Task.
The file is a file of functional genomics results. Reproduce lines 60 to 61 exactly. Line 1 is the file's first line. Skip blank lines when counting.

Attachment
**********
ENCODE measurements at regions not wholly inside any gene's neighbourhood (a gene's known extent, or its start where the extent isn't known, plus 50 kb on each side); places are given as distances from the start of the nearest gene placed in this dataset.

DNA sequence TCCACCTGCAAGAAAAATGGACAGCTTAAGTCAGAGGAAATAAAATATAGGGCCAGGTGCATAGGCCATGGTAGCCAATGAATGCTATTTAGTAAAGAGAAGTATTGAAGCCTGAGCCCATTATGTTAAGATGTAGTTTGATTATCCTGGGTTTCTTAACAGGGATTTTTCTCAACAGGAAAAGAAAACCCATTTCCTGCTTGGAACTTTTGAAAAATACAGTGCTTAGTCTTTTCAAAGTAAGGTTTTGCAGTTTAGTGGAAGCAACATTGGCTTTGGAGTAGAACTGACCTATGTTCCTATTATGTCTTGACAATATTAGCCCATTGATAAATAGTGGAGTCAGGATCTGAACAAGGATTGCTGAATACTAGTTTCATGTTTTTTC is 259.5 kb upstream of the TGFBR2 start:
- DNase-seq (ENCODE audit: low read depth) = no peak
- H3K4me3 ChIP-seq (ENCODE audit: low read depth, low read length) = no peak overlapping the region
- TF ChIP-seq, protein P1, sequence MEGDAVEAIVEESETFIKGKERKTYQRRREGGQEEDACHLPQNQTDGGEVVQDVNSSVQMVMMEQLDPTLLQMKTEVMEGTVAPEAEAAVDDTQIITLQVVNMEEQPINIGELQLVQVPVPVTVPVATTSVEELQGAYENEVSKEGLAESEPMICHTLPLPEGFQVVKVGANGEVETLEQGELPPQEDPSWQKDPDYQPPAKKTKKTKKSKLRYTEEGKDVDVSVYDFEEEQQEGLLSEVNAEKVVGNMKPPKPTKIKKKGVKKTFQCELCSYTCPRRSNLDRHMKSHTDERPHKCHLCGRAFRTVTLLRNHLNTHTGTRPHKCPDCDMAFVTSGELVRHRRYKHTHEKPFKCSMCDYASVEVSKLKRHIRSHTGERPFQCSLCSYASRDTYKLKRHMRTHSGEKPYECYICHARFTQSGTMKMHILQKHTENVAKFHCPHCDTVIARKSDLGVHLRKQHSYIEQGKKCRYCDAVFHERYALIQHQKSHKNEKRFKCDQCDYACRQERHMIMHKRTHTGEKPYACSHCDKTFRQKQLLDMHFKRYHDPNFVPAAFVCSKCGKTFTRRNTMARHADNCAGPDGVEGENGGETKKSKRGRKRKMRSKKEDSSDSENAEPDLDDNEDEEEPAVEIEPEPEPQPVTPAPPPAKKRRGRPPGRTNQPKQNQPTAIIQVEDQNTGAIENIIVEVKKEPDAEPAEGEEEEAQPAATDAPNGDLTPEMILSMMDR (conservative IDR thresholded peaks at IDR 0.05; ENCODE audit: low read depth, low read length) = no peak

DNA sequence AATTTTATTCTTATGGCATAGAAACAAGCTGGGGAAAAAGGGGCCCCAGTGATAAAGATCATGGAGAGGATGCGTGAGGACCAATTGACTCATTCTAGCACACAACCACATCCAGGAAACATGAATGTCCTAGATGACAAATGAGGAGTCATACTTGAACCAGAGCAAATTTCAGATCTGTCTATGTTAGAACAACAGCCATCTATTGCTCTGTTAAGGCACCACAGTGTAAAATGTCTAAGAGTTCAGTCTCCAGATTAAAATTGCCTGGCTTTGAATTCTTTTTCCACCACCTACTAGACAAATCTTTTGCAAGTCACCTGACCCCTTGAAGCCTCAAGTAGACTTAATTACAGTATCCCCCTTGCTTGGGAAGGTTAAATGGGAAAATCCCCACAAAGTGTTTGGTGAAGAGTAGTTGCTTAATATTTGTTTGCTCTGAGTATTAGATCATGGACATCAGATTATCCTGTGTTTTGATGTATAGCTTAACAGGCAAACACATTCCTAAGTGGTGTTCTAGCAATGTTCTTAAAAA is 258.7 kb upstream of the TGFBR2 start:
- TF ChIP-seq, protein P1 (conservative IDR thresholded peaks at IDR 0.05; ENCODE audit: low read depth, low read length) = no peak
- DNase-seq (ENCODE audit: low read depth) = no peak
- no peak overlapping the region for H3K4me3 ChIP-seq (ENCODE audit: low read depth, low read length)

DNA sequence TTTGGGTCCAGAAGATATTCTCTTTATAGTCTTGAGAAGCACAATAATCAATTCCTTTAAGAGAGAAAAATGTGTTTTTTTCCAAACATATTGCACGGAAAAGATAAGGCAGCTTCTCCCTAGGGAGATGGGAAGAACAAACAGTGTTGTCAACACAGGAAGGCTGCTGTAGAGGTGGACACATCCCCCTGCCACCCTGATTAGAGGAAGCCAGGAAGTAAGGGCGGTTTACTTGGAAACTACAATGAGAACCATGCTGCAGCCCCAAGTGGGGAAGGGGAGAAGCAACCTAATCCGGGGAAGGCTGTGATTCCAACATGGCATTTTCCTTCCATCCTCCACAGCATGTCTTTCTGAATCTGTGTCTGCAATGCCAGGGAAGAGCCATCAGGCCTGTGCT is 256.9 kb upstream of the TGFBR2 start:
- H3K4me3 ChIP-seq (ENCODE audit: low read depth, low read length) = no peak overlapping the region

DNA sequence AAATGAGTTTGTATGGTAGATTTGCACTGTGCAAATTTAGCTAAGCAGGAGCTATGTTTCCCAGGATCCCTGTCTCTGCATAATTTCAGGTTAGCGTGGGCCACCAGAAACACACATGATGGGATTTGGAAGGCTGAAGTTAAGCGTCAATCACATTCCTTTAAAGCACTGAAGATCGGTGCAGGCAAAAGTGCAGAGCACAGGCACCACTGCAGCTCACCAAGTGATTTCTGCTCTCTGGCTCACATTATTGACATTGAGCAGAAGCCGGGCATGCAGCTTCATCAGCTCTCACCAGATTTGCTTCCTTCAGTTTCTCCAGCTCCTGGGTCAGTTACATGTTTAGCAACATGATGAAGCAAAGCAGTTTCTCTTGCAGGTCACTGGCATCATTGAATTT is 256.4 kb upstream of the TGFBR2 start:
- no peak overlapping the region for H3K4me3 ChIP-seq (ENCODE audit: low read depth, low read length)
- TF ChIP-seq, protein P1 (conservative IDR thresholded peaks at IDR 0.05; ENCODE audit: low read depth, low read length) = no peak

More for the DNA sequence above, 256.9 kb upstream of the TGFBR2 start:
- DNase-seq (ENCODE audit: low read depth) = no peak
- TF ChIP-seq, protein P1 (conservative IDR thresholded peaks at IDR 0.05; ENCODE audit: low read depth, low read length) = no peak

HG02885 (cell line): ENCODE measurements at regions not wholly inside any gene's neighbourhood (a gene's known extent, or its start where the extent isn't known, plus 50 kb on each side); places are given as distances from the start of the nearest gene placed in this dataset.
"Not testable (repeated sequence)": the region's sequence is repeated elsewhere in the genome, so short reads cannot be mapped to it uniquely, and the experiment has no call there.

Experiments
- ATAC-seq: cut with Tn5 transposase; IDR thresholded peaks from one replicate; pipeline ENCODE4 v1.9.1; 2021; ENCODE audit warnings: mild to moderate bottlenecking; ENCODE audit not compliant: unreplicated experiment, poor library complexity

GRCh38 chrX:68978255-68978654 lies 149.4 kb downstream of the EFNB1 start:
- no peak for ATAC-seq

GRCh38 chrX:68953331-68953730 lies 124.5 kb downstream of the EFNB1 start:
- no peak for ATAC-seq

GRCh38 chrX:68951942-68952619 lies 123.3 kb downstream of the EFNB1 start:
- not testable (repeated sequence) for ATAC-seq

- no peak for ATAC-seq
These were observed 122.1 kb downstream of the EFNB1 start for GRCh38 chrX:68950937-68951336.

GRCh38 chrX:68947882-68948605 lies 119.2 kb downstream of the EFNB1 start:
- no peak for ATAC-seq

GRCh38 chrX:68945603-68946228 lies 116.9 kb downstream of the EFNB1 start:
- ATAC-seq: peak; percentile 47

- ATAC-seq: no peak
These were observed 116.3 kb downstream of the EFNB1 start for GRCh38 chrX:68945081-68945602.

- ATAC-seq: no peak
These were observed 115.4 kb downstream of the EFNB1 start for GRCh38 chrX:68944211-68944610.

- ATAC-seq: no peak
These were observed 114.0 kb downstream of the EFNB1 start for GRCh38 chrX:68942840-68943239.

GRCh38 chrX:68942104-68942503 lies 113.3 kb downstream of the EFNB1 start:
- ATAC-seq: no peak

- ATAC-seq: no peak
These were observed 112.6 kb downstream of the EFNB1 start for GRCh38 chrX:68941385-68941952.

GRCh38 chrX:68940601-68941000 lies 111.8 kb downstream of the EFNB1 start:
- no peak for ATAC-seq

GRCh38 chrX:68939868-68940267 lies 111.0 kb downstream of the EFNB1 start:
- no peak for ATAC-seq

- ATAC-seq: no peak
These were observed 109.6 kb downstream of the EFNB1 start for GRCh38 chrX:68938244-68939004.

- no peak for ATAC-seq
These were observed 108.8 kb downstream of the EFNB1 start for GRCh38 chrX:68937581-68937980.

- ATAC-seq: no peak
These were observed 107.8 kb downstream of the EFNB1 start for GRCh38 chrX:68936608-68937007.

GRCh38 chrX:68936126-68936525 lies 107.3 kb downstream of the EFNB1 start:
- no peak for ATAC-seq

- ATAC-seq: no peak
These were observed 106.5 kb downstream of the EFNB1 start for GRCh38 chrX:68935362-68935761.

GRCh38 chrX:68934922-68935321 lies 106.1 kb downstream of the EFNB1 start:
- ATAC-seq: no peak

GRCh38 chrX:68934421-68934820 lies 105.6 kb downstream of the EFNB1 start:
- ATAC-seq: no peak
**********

GRCh38 chrX:68934421-68934820 lies 105.6 kb downstream of the EFNB1 start:
- ATAC-seq: no peak